William Shakespeare – When didst thou die?

The Chandos portraitThat is an easy question, isn’t it? Well, let me say that the answer is a bit far more complicated. It is usually assumed that William Shakespeare was born and died on the same date: 23rd April (by the way, St George’s day – the patron saint of England) and thus, we celebrate Book Day on that date since our Spanish genius, Mr Cervantes, also died on the same date.

However, we tend to forget that Spain and England did not use the same calendar at that time. Spain started using the modern-day Gregorian calendar in 1582, whereas Britain (and England) decided to keep the Julian calendar (introduced by Julius Caesar) until 1752. The reason why Pope Gregory XIII decided to introduce the new calendar was connected with the celebration of Easter and the spring equinox, that is, with the old Julian calendar there was an error of 1 day every 128 years on the date of the spring equinox. The solution was simple: they moved the date eleven days ahead (4th October 1582 was followed by 15th October 1582) and changed the rules for calculating leap years (a year with 366 days)

So if we take these changes into account, 23rd April should become 3rd May. This is the reason why we are going to commemorate Shakespeare this week by doing special activities in some subjects and changing the English we usually speak so that it sounds a bit more like Shakespeare… It’s easy… Just follow this simple advice:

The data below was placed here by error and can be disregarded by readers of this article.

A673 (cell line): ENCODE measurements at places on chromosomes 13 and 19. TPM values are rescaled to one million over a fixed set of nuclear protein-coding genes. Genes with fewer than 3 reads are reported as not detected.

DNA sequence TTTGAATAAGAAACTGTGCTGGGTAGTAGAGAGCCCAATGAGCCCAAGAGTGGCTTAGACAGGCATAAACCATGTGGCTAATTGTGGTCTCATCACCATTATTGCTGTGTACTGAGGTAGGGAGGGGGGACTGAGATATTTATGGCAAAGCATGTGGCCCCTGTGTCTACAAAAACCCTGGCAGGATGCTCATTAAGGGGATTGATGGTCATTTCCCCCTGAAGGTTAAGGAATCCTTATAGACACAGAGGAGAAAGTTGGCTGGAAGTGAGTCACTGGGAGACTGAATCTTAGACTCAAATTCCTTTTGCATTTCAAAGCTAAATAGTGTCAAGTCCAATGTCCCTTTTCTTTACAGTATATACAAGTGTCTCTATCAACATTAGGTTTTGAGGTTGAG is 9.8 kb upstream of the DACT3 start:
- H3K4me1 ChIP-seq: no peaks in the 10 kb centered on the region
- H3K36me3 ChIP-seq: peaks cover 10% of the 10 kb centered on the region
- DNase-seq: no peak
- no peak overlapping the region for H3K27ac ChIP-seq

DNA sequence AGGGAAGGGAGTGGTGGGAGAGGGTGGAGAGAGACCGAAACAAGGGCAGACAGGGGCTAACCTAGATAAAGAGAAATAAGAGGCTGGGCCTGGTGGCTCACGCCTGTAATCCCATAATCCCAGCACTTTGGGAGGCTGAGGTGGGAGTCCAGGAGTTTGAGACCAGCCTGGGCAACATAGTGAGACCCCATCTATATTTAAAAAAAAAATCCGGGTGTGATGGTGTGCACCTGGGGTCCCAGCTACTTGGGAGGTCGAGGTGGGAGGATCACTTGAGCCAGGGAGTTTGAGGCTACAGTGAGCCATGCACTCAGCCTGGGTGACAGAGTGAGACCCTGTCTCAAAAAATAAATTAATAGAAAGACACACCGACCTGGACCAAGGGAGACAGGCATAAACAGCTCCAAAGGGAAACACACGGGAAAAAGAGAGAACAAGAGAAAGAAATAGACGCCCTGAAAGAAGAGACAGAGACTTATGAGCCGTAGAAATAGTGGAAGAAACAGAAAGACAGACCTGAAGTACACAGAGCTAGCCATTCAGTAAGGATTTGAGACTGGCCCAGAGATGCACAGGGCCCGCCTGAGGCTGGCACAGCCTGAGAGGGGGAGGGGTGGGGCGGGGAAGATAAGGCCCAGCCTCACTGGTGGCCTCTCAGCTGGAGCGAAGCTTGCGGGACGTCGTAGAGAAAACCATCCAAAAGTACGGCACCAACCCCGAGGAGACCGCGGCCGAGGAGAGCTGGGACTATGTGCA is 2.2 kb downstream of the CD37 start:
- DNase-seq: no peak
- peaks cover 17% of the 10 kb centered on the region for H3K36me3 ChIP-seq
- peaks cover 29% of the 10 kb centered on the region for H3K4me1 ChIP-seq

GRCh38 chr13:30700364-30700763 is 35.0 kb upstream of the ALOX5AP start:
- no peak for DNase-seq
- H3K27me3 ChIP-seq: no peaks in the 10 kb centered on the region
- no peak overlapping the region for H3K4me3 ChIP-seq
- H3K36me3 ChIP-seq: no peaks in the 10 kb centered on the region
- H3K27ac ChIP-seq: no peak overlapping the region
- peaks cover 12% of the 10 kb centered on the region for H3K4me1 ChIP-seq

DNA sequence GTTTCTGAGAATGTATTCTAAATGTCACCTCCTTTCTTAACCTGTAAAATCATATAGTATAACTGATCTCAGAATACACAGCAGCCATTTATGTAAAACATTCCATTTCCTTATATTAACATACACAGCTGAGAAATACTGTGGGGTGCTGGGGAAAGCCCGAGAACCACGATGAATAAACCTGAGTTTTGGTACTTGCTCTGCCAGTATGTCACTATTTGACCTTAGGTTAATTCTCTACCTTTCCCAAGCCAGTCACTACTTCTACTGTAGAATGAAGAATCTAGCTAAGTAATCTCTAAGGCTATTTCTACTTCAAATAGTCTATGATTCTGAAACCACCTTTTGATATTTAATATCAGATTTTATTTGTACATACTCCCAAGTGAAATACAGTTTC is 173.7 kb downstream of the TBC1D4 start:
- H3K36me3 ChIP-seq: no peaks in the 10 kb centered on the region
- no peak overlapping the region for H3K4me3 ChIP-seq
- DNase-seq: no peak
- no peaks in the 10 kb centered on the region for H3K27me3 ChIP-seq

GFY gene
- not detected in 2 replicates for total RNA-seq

1. Instead of ‘good morning’ use ‘Good greetings, my lord / my mistress‘ and don’t say ‘good-bye’ but ‘fare thee well

2. Forget ‘you and your’ and start using ‘thou‘ and ‘thine‘ (or thee, when ‘you’ works as object, for example, I love thee (x I love you).

3. ‘Please’ is too modern… why don’t you use ‘pray‘ instead?

4. Let’s work on our verbs and let’s add ‘-(e)st‘ to singular second-person verbs and ‘-(e)th‘ to singular third-person verbs, for example, “thou knowest” (x you know) and “she hath” (x she has)

5. Let’s omit the initial ‘i’ in ‘it’, for example ‘twas‘ (x it was).

6. And last, but not least… whenever you want to give your opinion, don’t forget to start your sentences with ‘methinks‘.

The influence of Shakespeare on modern English is huge. To put it briefly, he introduced lots of new words in English and a few expressions which are still used today, for example, ‘A horse, a horse, my kingdom for a horse’ (from Richard III). If you want to know more about how much English has changed since Shakespeare’s time, you can watch Professor Crystal on the pronunciation of Shakespeare’s English (©the Open University):

Have a look at some of the beautiful posters students in 2nd E have prepared and stay tuned… (Audio recordings of some of Shakespeare’s most famous soliloquies will soon be available…)


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Some useful links:

Complete works of Shakespeare: http://shakespeare.mit.edu

Dictionary (Shakespeare’s English): http://www.shakespeareswords.com/Glossary

How to talk like Shakespeare: http://talklikeshakespeare.weebly.com/tips-to-talk-like-shakespeare.html